• 5 pages: tips on how to set up a stance, from the SettingMaster
  • 3 pages: tricks on an alpine board
  • 4 pages: waxing tips for racing
  • 4 pages: common technique mistakes of alpine riders
  • 9 pages: A list of 43 retail shops that sell carving gear.
  • 11 pages: photos of carving on a huge mountain
  • 4 pages: They interview Sigi about his new line of SG boards.

December 2006

  • Lots of 2-page photo spreads
  • 3 pages: a pitch for a carve camp sponsored by CARVE magazine
  • 4 pages: new carving products for 2007, including the IBEX bindings that use the Burton molds, and the Active Flex lifter system
  • 20 pages: extremely detailed step-by-step carving instruction, showing all aspects of carving. Illustrated with photos of Sigi Grabner and Mathieu Bozzetto. Includes stance, equipment adjustment, force vectors, drills.
  • 6 pages: interview with a Japanese racer Shota Yada
  • 10 pages: Alpine buyer's guide for '07
  • 4 pages: plyometric workout routine for carving
  • 10 pages: photos and results of alpine races
  • 2 pages: New Zealand TravelBlog
  • 3 pages: profile of Sigi and Mathieu
  • 9 pages: A list of 43 retail shops that sell carving gear
  • 5 pages: photos from the Olympics in Torino
  • 4 pages: profile of Koji Sugimoto

The Pro Rider Magazine is published yearly by the AASI, and may have alpine skills articles from time to time.

You might be able to get some tips from the better ski magazines like Powder, Ski or Skiing.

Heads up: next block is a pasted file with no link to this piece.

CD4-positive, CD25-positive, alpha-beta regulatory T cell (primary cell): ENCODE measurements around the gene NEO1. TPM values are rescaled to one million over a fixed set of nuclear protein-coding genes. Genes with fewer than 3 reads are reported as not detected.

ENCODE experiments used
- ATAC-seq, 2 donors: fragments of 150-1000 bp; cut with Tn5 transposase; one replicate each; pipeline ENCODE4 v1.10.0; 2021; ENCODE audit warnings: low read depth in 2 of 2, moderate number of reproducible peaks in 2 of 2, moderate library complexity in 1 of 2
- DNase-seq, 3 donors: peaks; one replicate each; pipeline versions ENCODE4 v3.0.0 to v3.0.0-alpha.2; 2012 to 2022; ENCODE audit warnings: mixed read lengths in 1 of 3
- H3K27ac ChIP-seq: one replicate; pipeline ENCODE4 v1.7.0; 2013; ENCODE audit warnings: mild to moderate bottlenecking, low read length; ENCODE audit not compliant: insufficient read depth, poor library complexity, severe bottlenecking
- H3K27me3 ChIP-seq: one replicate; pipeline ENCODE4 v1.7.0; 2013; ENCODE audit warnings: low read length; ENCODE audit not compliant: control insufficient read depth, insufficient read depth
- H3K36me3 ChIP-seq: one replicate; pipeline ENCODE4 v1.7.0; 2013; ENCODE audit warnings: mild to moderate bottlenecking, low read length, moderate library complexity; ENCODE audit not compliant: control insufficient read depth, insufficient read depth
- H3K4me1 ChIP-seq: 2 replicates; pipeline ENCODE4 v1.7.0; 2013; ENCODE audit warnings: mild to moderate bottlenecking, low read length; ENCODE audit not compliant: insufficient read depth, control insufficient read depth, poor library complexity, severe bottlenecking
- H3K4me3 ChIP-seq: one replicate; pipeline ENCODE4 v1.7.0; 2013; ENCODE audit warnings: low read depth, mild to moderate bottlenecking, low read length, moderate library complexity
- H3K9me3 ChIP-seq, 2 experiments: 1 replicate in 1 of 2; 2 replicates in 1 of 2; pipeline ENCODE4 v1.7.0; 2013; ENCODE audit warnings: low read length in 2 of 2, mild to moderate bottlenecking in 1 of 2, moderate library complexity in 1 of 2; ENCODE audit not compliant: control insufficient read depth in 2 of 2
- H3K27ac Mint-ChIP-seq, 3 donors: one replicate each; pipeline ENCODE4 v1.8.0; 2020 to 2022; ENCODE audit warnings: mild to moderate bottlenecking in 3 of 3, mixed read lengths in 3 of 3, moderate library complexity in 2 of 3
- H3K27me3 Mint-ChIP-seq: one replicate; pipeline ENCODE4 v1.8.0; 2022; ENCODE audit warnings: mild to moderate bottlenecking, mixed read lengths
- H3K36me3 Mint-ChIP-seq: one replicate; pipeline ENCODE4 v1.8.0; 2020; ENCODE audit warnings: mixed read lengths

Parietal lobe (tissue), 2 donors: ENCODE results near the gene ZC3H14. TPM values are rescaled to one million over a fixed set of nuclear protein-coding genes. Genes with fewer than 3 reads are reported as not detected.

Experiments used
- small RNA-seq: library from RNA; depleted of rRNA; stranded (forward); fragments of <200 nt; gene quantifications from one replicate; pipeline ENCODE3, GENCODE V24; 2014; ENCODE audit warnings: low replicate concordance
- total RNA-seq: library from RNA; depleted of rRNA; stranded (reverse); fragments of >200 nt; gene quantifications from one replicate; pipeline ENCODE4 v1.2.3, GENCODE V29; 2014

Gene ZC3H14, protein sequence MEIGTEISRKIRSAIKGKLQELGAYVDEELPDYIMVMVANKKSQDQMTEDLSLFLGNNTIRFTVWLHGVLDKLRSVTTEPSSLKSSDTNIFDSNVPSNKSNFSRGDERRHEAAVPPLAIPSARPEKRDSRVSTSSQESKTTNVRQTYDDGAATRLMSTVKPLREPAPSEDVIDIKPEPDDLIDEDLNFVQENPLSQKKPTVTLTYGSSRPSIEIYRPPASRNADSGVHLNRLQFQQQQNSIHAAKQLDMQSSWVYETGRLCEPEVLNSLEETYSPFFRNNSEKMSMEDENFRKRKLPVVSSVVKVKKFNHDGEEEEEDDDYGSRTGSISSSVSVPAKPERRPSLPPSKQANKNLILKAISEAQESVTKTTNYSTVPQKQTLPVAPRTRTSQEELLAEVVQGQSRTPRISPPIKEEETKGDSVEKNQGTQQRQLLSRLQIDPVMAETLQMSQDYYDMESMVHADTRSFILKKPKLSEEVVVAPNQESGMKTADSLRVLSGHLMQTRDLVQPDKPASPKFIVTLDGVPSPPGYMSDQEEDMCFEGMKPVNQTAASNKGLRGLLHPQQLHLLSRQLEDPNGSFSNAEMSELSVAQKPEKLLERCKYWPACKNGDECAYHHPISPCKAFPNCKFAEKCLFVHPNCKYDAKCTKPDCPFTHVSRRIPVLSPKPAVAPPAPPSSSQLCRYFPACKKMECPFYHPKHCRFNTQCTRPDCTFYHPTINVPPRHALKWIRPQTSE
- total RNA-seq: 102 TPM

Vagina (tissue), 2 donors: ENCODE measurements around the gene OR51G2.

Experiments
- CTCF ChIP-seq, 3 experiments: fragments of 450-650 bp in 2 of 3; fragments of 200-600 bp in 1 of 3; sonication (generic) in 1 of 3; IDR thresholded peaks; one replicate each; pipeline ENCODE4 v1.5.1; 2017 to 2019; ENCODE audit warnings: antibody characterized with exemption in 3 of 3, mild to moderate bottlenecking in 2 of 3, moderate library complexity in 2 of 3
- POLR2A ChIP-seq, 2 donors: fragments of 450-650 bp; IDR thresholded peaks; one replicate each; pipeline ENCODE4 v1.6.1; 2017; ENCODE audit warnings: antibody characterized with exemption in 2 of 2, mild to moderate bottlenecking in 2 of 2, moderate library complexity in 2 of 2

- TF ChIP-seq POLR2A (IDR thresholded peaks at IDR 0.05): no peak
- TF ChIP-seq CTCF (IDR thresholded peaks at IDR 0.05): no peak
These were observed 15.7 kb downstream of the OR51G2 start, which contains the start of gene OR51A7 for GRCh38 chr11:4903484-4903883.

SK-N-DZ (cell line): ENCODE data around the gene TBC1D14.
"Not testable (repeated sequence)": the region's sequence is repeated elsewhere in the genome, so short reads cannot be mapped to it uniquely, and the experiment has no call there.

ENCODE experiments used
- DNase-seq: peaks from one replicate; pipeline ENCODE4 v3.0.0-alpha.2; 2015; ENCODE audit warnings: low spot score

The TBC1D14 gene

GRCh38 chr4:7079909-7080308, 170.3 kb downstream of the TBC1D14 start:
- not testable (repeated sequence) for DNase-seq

The Snowboard Journal is a quarterly magazine printed in September, November, January, and March. It's first issue was January 2004. Similar to The Surfer's Journal, it has very little advertising and does not sell out to the corporate marketing forces that are behind the jibber crowd. Carving has gotten some exposure in a few issues:

Articles on carving


One manuscript stands out: "Snowboarding: A Practical Manual" a self-published book written in 1993 by Erik Beckman, a snowboard instructor at Sugarloaf. It's about 60 pages, and focuses almost entirely on carving. Chapter 13 is enlightening, since it goes into the bone/joint/muscle kinematics needed to execute cross-through turns on steep ice. To inquire about the status of the manuscript, contact:

Many other snowboard books include a few pages on basic carving, but none of them cover it in sufficient depth to be useful. Here are a few examples:

You might be able to get some tips from the better ski books:

The UK-based World Snowboard Guide is one of the few books that includes carving information in their resort descriptions. The info isn't very complete or accurate, but it's better than nothing. They also have info on summer boarding.


There are none. In carving, there are more opinions than there are facts. Plus, even the facts are opinionated. Actually, there is a laminated FAQ:

Laminated FAQ

Print this out and hand it to people on the lift when they start pestering you with questions.

Snowboard Carving FAQ
How is it different from riding a regular board? There is never any skidding involved, only carving on the edge.
Is that board good for ice? Yes, if you want to carve on ice without skidding, and if you are very skilled.
Are those ski boots? They are snowboard race boots, which have more ankle flex. And they're more comfortable.
Is that a monoski? No, a monoski has bindings side-by-side, which is not nearly as versatile.
Is it difficult to learn? It's no harder than other board sports.
Is it harder than regular snowboarding? It uses the same skills as freeriding, just in different ways. Plus, you get to face the direction you are going.
Does that board go fast? The G-force from carving an arc keeps my speed in check.
Are you in a race? Nope. Today I'm going for perfect arcs instead of the fastest speed.
What does it feel like? It feels exactly the way it looks.
Why do you ride one of those boards? Follow me.

The Final Carving FAQ

There is actually one more FAQ: The Final Carving FAQ, and it makes sense of all other carving information. It is a bit of wisdom conjured by Patrice Fivat:

Carving is not theoretical, it's empirical